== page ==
Parents' Guide to

Hot Rod

By Heather Boerner, Common Sense Media Reviewer

age 15+

Awesomely dumb slapstick is for teens and adults only.

Movie PG-13 2007 88 minutes
Hot Rod Poster Image

A Lot or a Little?

What you will—and won't—find in this movie.

Community Reviews

age 12+

Based on 14 parent reviews

age 13+

A little crass, but Sublime

Rod (main character) is a wonderful role model. He does not let injuries or hormone disorders or even his animosity towards his father get in the way of his goals. They even bring up geographical trivia such as Rodisia! He struggles against extreme odds to save his father's life proving his heart is in the right place. The only scenes I did not approve of was when his friend did acid and hopped on a bench grinder as well as the scene where they play a game of guessing jelly beans by taste alone - i do not want my diabetic son repeating what he has seen, potentially dangerous (the jelly beans, not the acid) As far as language goes, my son likes to repeat the line "i go to church every G*dd**n Sunday, AND YOURE GONNA BRING THE DEMONS OUTTA ME?" which he did repeat at a church luncheon - very innapropreate! Please note that although I have given this film four stars I would more accurately say it is 3.5 stars - I would deduct the half star from an otherwise glowing review because there is one scene where Rod learns Tai-chi explicitly for the reason of making people defecate their pants, which is a very irresponsible way to use martial arts.

This title has:

Great messages
Great role models
age 14+

Really funny, doesn't contain much violence other than some comical over-the-top sparring with his step-father and accidental injuries(like "America's Funniest Home Videos").

The main review has spoilers so just reads this if you want to avoid spoilers. Here is an IMDB Parent's guide modified(to remove spoilers when keeping relevant details and with some clarification) with some of my my comments in bold(I also modified it slightly to remove slight spoilers that were present but to still give you a good idea of things). The worst of it is definitely the language. "Violence" In a dream, you see 2 mascots fighting each other, one of them beats the other with a chair until a red liquid that might possibly be blood oozes(the mascots in their costumes look nothing like humans except for the arms and legs sticking out.). The main character's goal is to fight his dad and earn his respect, which he tries several times and fails, but no blood is shown.(To put it into perspective, a movie like one of Lord of he Rings series is like 10 times more violent than this movie and even Star Wars is more violent) There are a lot of temporary injuries while doing stunts, mainly played for laughs. There are a few scenes of vomiting after some crashes.(It is not really "violence" towards anyone in this case but the character wrecking his bike, getting hurt in accidents when trying to do stunts, etc. It is not violence anymore than stubbing your toe or hitting your head is violent. The character really takes a beating while doing some of the stunts but it is in a funny slapstick way rather than people harming each other) "Profanity" 1 "F***" 15 "Sh**" 35 uses total of anatomical terms and milder profanities. This wouldn't be suitable for a five year old but it should be fine for a teen(especially a person in their late teens). The violence isn't bad at all and I don't think it will stick with you in any negative way. You can give it a try and see if the language is more than you are comfortable with(there is a lot of cussing in the first few minutes but it gets better). I find the movie pretty hilarious.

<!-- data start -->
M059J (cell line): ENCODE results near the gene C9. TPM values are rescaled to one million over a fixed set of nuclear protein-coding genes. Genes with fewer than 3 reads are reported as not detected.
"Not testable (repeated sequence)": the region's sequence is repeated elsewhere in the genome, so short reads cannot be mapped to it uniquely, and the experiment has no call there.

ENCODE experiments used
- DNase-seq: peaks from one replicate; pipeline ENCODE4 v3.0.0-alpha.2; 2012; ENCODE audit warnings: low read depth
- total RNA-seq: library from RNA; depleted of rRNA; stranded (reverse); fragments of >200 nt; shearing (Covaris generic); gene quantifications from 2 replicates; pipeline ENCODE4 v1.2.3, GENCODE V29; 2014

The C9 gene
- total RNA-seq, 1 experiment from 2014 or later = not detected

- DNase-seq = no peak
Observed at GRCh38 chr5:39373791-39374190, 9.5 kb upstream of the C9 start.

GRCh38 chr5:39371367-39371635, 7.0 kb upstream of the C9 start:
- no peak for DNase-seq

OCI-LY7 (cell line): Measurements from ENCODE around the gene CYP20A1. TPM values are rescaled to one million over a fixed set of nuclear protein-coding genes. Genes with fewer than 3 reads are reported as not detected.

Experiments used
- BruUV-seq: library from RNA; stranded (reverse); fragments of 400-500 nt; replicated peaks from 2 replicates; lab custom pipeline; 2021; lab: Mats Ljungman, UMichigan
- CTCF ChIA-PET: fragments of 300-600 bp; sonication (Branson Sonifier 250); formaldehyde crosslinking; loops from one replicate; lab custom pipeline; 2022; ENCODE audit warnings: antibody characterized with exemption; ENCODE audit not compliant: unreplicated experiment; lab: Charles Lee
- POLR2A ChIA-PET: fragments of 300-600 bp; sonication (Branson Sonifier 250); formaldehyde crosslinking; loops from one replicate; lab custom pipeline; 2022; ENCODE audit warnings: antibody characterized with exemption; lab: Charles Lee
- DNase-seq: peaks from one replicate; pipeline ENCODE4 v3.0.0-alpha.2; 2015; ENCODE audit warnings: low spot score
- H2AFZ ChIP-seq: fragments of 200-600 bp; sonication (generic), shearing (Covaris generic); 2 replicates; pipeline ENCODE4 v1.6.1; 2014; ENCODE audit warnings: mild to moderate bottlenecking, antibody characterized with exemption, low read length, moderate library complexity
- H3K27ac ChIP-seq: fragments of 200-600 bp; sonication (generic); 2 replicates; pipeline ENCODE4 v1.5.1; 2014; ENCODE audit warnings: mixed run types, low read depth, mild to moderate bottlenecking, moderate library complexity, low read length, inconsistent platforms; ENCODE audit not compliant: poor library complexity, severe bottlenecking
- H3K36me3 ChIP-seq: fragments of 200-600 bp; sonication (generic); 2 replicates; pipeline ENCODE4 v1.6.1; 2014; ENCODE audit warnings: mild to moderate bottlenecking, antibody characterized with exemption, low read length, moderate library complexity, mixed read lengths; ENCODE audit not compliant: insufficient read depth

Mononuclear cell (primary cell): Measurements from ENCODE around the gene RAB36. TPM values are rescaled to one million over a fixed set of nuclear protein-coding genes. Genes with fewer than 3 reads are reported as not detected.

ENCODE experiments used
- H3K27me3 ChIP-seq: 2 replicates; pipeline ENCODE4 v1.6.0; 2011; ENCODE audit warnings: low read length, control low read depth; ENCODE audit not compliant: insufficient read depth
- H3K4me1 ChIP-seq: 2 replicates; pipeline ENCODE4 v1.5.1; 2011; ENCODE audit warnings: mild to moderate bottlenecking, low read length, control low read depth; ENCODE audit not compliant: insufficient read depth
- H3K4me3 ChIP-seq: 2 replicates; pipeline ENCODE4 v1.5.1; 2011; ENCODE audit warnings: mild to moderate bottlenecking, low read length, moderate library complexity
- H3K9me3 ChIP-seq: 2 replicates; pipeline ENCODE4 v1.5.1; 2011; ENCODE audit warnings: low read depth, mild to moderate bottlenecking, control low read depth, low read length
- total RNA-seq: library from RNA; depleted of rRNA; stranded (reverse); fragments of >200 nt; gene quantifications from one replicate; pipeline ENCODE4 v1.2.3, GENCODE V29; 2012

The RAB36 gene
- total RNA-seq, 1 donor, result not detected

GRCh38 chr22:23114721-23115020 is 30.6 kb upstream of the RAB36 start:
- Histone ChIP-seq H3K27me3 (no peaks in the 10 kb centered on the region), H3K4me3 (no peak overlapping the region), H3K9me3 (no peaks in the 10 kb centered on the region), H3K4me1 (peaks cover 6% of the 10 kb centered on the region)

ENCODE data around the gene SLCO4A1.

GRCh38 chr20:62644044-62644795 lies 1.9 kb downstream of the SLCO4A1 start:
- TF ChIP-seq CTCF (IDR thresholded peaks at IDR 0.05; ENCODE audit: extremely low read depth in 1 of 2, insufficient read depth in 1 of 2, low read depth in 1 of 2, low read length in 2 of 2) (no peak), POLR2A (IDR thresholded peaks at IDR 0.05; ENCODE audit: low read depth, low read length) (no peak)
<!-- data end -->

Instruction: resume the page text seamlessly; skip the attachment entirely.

Is It Any Good?

Our review:
Parents say (14):
Kids say (32):

If Jackass, Napoleon Dynamite, and the Saturday Night Live viral video "Lazy Sunday" had a love child, HOT ROD would be it, in all its dumb, dirty glory. And like any completely gratifying summer comedy, Hot Rod is far better than the sum of its parts. Somehow Samberg, the co-writer and SNL cast member, manages to soften up the extreme violence of Jackass, capture the doofus anti-hero of Napoleon Dynamite, and liberally apply the nerdy awesomeness of "Lazy Sunday." There's a reason he's an "Interweb" superstar.

There are so many fun references here, from the power ballad while Rod "punch-dances" out his rage at Frank's illness to the synchronized dancing Dave (Bill Hader) and Rico (Danny R. McBride) do in the convenience store parking lot to "Two of Hearts." It's even somewhat smart. Sure, there are overly ironic moments that just get self-referential -- like when Barry Pasternack (fellow SNL cast member Chris Parnell) notes the conveniently tidy sum Rod needs to raise for Frank's surgery -- but there are also many clever moments. When Rod sees the crowd's reaction to his awesome stunts, you can almost see how stars of those YouTube videos must feel when they realize people aren't laughing with them.

Movie Details

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